Another female resident of the area, Sano Gaye who is just a stone throw from the garbage site called on government to relocate the site to a non-residential area/community.

Mrs. Gaye said the situation of the garbage is worsening every day, as there is an increase in the odors of the garbage as well as ants and flies causing them to get sick daily, especially the young children.

“We are treated like foreigners in our own country from our present condition as you Journalists can see. When we are eating, we and the flies can be fighting because we don’t want flies sit on our food..flies are carriers of various diseases and germs”, Madam Gaye stressed.

She added that: “in the day we have the flies and the ants to deal with and at night the mosquitoes can actually give as hell, even when we burn the Chinese mosquitoes’ tables and the coils”.

Mrs. Gaye said for the past four years they have been promised by the Liberian Government through the Monrovia City Corporation (MCC) that the community will be sprayed and residents will be provided medical treatment and mosquito nets, but are yet to receive the items.

She pointed out that few months back when the garbage was guttered by fire and the fire was embarrassing them, she had to spend over two hundred United States dollars to treat her children who got sick from the effect of that fire.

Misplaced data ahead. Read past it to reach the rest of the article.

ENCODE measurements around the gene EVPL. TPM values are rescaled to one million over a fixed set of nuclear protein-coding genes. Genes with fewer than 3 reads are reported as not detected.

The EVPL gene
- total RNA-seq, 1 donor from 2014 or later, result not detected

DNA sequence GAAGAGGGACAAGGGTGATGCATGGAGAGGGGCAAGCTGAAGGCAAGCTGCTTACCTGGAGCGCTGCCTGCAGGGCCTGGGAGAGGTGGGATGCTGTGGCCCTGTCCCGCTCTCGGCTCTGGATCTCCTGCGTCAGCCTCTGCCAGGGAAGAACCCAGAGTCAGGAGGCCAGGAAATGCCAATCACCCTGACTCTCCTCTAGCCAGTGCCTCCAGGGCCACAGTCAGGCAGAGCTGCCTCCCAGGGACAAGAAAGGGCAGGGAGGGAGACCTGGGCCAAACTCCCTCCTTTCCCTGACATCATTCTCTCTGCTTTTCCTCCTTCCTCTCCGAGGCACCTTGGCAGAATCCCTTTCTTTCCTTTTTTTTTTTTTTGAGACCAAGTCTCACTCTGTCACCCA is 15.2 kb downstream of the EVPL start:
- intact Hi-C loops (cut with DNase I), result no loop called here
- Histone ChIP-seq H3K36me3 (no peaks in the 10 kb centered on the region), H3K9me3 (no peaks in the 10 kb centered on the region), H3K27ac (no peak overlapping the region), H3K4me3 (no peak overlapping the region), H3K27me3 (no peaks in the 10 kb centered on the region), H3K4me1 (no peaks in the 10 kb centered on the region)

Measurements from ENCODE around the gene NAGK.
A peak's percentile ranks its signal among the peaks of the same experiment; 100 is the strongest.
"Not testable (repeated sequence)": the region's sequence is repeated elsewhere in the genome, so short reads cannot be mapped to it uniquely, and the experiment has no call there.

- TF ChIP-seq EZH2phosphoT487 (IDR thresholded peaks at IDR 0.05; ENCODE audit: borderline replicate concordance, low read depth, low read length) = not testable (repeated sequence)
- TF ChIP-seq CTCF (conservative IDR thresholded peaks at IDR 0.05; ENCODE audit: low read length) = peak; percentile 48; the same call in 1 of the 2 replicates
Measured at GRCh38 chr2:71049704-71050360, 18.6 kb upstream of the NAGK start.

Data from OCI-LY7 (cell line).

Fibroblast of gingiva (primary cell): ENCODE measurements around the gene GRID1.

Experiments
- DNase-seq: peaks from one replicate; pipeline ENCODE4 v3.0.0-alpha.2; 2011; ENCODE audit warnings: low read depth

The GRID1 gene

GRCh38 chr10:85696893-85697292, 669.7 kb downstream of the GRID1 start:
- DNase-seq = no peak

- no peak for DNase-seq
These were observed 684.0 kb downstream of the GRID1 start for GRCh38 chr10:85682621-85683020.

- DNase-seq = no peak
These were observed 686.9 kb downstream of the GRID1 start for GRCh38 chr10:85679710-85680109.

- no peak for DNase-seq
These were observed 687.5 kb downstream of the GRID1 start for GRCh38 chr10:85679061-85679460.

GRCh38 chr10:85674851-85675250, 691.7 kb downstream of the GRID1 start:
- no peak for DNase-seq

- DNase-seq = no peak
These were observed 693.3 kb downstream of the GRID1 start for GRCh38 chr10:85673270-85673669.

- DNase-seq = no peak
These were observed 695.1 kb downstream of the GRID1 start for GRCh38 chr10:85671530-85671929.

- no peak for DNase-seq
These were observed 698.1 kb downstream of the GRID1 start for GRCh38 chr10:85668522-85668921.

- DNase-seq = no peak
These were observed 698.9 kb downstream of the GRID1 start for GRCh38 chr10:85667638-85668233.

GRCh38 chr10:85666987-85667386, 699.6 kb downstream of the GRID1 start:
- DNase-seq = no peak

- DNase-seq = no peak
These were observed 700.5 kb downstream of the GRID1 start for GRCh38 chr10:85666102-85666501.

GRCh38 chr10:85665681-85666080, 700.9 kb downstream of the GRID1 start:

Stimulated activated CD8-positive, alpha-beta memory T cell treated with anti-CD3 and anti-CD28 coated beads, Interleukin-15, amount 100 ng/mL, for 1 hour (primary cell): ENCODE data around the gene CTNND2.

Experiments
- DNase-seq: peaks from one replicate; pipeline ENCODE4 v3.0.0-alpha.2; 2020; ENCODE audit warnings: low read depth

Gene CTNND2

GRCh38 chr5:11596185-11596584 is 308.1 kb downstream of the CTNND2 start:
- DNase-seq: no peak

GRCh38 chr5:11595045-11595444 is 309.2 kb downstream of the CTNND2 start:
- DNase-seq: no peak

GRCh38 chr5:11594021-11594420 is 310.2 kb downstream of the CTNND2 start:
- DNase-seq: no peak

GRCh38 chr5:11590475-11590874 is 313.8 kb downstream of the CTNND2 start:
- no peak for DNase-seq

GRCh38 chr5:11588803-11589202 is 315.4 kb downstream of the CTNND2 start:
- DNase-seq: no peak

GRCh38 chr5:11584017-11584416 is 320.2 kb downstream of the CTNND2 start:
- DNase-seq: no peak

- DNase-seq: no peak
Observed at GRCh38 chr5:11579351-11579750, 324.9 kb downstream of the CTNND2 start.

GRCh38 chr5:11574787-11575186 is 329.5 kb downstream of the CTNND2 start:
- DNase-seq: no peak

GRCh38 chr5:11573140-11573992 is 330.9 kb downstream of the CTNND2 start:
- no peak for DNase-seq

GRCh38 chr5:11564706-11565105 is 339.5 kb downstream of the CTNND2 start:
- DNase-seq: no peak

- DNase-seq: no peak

For his part, a male resident, Roland Gaye said: “This garbage site is doing us more harm than good”.

Mr.  Gaye told WASH Journalists: “though I am not a  water expert but for us that are closer to this garbage site, there is no good water for drinking because all the wells are yellow and have bad odors”.

“For now we are graceful to God because it is rainy season and we can get rain water to drink, bath and wash our cloth”. He stated.

When contacted, authorities at the Monrovia City Corporation, MCC said an Inter-Agency Committee was set up by government to review the situation at Whein Town with appropriate actions taken.

The WASH Media Network was informed that the MCC, Ministry of Public Works, Liberia Water and Sewer Corporation, Environmental protection Agency, among others were assigned specific tasks in helping to assist residents of Whein Town.

Up to present from information gathered by the WASH Media Network, no concrete action has been taken to address the situation in Whein Town.

Investigation continues!

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About Cholo Brooks 16111 Articles
Joel Cholo Brooks is a Liberian journalist who previously worked for several international news outlets including the BBC African Service. He is the CEO of the Global News Network which publishes two local weeklies, The Star and The GNN-Liberia Newspapers. He is a member of the Press Union Of Liberia (PUL) since 1986, and several other international organizations of journalists, and is currently contributing to the South Africa Broadcasting Corporation as Liberia Correspondent.